renderings critical). It’s not a universal tool, milling is slow and
the design has to be complex enough to warrant the modelling time. A
plain band doesn’t make sense but a tapered band with a rich
repeating relief does, especially since I couldn’t produce the latter
a a realistic price. A new tool, if not misused it can open new
doors.

And I totally agree with Jesse about having in house cutting
capacity in addition to doing your own modelling. What looked good on
the screen doesn’t always look good cut. Even after years I am still
surprised. A slight re-modelling and re-cut (or 2) and all falls into
place. Extra machine time (maybe the job will be a day latter than
desired) but I can essentially re-start a many hour piece from the
beginning spending often only minutes to fix little irritating
problems.

Jeff
Demand Designs
Analog/Digital Modelling & Goldsmithing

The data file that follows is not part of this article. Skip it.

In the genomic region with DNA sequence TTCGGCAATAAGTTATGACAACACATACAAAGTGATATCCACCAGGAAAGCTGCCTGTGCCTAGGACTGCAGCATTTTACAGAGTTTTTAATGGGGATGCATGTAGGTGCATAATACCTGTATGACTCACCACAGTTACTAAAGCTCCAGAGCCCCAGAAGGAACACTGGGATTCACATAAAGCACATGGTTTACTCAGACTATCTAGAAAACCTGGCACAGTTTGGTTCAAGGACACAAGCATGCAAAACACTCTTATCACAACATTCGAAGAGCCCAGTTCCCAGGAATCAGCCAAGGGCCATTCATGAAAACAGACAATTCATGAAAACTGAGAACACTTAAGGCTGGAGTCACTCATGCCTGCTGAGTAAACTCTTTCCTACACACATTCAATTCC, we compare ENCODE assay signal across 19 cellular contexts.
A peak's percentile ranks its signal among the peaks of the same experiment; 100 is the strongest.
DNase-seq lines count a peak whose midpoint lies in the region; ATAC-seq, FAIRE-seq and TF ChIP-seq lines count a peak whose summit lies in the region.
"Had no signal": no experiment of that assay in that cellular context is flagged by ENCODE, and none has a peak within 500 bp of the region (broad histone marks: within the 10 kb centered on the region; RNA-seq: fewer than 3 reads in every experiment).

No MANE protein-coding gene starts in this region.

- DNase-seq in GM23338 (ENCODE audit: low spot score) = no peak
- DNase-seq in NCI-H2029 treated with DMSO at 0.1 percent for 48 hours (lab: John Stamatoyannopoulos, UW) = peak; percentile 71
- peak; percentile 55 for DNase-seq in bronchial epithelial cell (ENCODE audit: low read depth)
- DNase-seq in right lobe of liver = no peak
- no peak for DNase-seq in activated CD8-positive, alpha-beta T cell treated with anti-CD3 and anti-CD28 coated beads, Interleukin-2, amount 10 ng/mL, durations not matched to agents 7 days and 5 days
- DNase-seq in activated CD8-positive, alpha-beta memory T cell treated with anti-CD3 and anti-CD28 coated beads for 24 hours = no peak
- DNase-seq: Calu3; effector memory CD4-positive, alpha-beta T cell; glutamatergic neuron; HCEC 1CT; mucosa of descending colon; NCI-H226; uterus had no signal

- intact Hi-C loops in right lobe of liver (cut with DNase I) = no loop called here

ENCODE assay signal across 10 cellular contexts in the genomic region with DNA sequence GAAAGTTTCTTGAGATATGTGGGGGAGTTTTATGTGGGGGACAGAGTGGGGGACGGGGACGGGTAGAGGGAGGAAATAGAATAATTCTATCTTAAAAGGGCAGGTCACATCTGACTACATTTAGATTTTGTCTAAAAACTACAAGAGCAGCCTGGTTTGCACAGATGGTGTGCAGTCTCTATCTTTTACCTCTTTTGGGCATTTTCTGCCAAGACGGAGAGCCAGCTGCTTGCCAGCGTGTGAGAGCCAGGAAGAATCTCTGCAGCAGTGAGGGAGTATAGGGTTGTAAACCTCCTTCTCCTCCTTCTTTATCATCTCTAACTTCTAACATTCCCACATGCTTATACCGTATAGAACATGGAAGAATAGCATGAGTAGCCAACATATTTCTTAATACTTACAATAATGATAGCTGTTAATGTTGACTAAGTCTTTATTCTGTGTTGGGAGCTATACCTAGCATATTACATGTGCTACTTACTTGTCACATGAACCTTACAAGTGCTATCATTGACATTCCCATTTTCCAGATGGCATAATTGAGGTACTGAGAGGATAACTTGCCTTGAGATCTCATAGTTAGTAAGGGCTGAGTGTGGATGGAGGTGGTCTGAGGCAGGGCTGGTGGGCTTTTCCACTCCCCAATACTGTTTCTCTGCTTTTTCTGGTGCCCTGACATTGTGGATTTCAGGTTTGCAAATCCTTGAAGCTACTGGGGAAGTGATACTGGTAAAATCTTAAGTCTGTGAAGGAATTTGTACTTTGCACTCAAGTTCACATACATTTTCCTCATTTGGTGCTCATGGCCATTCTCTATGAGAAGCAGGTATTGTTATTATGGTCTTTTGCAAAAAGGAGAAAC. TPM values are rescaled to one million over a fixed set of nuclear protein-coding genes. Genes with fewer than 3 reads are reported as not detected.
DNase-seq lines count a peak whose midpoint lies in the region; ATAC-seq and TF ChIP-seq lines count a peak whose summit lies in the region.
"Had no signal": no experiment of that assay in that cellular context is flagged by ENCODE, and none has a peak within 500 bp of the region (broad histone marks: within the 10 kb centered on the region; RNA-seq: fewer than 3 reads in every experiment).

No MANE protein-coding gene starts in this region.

http://www.gmavt.net/~jdemand


#5

Kirsten,

If it isn’t too costly, I’d say take the course. You’ll learn quite
a bit about CAD no matter what software you’re using, both what’s
good and bad. Education is a good thing. It’ll make you that much
more knowledgeable when you evaluate other CAD programs, especially
those that are targeted towards jewelers.

CAD is an amazing tool, but it’s only a tool. You need to play with
it for a while and then you will see possibilities that you can’t
envision now.

Looking at your present work, the only CAD software that I know of
that is capable of recreating it would be Freefrom, from Sensable
Technologies, which is what I use. It’s an amazing tool for modeling
objects.

Good luck!
Harry